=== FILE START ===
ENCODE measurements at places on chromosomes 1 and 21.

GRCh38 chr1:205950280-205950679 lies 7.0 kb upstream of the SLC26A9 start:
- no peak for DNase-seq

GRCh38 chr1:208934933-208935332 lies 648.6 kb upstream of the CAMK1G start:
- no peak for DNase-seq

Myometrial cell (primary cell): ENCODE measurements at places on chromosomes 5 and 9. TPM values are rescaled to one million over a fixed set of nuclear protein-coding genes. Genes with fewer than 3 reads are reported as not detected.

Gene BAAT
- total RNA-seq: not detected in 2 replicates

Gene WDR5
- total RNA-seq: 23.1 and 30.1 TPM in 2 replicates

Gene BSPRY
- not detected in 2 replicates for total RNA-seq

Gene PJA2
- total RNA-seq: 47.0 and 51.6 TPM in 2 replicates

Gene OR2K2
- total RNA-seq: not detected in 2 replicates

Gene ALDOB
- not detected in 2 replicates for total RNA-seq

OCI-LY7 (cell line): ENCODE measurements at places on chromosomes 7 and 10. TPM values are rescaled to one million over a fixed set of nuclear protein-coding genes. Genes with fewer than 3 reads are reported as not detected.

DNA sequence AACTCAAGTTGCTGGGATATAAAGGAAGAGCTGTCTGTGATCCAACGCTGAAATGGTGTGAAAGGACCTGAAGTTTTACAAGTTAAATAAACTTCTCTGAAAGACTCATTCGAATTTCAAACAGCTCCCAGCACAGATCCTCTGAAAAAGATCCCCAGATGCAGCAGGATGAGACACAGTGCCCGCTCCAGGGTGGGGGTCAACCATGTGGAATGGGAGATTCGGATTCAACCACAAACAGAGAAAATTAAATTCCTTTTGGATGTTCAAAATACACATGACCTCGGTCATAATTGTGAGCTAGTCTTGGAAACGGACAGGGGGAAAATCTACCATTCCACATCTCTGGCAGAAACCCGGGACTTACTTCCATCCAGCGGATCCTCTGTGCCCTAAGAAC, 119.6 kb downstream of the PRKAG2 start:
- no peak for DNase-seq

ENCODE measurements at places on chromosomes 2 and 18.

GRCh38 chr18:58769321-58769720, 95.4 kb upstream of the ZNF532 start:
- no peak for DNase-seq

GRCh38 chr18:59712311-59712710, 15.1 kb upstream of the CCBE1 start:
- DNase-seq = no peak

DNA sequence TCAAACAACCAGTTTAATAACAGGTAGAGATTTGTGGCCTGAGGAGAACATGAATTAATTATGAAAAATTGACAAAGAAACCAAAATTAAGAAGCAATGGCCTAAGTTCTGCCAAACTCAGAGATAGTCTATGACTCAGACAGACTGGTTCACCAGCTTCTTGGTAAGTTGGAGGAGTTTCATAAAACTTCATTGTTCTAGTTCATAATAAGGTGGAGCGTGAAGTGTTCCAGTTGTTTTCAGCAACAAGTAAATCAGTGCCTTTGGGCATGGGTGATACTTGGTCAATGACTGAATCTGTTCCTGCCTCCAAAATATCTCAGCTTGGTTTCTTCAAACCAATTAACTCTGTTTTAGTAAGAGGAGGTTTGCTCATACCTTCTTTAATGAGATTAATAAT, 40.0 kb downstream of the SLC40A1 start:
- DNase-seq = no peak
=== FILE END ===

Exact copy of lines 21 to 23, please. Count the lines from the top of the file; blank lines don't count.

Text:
- no peak for DNase-seq

ENCODE measurements at places on chromosomes 2 and 18.

GRCh38 chr18:58769321-58769720, 95.4 kb upstream of the ZNF532 start: